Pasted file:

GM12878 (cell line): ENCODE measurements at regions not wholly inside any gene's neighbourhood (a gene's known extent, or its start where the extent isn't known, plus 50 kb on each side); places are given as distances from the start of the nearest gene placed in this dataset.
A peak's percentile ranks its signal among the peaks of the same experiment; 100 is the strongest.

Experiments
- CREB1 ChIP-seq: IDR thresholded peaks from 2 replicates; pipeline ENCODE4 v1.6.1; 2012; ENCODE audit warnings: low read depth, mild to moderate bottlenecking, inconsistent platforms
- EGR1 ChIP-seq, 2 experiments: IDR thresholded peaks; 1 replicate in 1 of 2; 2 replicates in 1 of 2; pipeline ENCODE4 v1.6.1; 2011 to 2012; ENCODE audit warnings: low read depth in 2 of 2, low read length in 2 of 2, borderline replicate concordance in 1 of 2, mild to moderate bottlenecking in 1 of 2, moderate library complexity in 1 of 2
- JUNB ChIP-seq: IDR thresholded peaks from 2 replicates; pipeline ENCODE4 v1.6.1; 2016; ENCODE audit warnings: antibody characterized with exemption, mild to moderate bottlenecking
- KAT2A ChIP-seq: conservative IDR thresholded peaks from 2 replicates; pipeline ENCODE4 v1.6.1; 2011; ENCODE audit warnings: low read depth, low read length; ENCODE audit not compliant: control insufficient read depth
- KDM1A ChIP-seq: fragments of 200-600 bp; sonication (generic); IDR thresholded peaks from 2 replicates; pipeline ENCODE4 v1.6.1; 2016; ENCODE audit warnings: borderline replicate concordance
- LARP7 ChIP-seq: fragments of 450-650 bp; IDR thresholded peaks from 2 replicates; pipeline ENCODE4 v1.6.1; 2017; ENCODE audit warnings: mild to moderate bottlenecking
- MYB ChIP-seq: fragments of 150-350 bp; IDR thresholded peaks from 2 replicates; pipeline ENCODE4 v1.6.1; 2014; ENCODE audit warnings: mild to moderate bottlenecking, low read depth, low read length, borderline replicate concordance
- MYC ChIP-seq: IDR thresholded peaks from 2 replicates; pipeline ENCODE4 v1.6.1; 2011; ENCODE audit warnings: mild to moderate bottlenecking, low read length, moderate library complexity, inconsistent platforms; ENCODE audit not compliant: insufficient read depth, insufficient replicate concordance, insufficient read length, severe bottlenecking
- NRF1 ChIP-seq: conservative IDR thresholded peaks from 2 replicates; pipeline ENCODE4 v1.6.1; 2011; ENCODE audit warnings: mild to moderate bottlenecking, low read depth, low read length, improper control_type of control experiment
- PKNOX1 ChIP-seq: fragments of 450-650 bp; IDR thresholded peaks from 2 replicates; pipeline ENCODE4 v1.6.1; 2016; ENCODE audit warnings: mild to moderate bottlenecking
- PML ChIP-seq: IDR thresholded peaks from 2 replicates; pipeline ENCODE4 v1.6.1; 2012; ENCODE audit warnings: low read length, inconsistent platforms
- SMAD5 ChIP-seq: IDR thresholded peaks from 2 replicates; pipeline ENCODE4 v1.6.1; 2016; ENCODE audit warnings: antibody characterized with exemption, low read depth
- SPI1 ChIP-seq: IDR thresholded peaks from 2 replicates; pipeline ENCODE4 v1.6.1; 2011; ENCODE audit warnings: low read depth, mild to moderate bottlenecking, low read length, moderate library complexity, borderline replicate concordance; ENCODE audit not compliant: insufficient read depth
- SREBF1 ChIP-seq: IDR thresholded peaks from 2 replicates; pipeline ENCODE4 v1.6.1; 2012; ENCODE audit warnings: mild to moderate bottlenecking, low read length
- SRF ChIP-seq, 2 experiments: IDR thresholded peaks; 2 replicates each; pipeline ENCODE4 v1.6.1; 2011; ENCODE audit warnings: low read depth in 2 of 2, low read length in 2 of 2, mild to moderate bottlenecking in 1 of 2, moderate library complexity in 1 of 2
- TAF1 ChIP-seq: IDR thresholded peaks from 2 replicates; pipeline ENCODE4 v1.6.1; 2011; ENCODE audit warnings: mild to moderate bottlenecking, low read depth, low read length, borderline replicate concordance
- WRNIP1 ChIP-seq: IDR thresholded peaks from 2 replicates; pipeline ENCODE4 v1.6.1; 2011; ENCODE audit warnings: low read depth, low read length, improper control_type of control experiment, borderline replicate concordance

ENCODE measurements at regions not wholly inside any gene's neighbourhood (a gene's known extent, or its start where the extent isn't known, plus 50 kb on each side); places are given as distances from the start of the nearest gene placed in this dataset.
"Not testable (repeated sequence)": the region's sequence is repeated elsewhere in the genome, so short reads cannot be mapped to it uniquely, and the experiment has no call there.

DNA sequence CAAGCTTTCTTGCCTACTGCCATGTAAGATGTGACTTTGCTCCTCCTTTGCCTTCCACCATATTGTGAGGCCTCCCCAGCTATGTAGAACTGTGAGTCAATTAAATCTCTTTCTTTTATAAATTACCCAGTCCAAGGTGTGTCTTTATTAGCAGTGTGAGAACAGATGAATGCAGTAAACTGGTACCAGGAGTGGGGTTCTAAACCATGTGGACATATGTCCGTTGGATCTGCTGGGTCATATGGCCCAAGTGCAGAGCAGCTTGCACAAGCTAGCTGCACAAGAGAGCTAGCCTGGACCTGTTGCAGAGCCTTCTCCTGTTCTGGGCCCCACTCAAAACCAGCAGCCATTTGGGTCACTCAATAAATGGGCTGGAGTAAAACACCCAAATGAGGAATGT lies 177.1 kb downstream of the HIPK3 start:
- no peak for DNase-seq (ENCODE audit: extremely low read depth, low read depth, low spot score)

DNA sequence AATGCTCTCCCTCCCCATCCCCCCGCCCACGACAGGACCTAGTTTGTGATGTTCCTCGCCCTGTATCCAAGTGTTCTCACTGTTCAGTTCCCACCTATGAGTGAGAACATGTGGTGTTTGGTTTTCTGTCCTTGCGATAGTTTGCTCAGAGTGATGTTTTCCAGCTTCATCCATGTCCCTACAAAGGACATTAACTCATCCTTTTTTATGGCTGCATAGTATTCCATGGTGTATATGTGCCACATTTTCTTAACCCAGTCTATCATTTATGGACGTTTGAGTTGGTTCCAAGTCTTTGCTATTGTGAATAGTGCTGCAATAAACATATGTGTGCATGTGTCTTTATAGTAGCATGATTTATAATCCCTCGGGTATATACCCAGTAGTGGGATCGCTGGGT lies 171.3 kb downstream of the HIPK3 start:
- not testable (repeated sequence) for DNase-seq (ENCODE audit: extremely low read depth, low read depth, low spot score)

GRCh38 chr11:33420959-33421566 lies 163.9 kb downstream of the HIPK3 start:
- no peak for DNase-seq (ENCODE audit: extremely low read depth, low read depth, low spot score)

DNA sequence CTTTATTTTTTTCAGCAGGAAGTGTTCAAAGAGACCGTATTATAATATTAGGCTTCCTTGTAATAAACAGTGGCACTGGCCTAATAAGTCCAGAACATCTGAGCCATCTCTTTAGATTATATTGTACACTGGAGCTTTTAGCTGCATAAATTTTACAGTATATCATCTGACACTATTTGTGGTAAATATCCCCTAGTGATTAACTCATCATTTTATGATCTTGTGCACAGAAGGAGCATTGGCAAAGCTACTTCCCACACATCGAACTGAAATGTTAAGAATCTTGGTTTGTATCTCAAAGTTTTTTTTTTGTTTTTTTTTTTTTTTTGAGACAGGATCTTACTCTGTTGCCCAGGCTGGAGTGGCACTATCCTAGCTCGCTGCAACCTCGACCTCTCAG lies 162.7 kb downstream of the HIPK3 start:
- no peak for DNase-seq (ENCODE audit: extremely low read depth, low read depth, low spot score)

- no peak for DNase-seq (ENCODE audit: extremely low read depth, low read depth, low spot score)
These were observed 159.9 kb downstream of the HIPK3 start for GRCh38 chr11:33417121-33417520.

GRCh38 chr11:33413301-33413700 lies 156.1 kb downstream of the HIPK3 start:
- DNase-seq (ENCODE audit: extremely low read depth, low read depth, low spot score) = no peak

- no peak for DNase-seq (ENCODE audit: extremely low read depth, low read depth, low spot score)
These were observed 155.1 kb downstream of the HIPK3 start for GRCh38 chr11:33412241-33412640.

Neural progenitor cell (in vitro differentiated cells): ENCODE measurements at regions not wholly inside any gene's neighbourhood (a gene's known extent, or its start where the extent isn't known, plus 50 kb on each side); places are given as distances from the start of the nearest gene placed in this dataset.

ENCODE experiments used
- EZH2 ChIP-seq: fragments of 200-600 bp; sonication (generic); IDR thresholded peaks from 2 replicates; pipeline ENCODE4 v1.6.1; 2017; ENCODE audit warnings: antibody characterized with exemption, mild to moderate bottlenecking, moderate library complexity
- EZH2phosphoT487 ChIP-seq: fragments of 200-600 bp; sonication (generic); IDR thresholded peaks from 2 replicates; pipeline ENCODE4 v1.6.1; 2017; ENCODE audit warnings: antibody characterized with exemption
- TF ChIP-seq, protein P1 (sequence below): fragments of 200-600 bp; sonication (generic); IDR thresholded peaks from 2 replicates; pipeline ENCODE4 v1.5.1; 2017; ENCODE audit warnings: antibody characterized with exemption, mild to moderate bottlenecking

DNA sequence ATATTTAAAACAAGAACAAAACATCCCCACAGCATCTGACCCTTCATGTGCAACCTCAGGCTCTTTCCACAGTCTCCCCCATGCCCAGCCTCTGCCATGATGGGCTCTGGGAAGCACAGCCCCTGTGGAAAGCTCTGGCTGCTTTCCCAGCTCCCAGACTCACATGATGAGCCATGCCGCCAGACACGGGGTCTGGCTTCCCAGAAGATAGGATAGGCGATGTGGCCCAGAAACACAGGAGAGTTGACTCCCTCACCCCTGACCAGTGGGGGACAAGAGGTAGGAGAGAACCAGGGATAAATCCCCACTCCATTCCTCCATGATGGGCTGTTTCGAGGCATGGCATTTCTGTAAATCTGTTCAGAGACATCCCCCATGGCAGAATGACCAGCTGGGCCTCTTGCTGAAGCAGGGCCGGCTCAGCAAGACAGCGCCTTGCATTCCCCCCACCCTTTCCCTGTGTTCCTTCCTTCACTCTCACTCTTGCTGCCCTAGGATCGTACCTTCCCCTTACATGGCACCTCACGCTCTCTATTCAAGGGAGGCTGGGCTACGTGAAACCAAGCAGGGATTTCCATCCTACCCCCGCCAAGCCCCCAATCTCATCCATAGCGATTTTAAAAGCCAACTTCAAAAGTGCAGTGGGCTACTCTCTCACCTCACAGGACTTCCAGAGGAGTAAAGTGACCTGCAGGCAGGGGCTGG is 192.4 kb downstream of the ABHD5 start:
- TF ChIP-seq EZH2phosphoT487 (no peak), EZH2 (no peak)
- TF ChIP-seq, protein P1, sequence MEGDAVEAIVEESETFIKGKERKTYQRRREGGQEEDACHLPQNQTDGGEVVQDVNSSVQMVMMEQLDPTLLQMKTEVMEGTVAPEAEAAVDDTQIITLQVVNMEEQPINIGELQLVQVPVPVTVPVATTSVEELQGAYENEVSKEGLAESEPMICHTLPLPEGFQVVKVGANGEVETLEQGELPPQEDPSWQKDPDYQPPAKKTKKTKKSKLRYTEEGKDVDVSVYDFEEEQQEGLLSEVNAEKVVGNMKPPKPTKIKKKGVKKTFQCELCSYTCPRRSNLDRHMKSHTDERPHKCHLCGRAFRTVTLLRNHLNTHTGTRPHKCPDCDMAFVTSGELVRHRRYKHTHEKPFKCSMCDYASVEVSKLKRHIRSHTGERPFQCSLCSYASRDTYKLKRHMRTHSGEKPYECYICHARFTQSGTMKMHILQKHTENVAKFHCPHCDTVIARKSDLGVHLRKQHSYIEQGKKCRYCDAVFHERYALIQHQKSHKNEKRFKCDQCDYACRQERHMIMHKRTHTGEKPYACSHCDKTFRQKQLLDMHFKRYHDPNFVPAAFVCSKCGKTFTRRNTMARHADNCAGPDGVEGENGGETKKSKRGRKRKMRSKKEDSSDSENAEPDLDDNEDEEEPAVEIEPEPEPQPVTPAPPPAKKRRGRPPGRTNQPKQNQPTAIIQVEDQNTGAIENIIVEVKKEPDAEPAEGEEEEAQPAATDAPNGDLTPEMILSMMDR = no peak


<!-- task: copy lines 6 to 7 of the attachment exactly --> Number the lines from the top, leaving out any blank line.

- JUNB ChIP-seq: IDR thresholded peaks from 2 replicates; pipeline ENCODE4 v1.6.1; 2016; ENCODE audit warnings: antibody characterized with exemption, mild to moderate bottlenecking
- KAT2A ChIP-seq: conservative IDR thresholded peaks from 2 replicates; pipeline ENCODE4 v1.6.1; 2011; ENCODE audit warnings: low read depth, low read length; ENCODE audit not compliant: control insufficient read depth